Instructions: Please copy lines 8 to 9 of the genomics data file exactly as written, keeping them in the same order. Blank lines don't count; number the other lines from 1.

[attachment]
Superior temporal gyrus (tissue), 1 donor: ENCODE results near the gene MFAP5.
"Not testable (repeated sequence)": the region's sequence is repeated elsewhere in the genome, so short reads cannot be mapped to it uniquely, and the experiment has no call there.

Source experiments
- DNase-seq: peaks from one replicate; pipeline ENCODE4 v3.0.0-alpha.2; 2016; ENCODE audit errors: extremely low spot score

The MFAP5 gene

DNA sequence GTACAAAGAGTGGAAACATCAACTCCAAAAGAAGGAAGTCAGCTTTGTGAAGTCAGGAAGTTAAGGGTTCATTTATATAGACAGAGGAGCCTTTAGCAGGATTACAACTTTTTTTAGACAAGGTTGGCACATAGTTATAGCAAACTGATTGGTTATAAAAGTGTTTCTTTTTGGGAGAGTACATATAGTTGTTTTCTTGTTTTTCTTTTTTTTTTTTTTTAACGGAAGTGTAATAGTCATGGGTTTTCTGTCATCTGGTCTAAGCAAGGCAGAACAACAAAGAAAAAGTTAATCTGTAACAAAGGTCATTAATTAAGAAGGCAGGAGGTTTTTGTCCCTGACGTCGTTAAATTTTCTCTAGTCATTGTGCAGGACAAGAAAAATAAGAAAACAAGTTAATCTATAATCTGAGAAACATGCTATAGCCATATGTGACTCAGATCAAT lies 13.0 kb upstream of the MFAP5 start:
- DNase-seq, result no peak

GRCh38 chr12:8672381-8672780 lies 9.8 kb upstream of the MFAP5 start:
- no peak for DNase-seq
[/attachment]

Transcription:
GRCh38 chr12:8672381-8672780 lies 9.8 kb upstream of the MFAP5 start:
- no peak for DNase-seq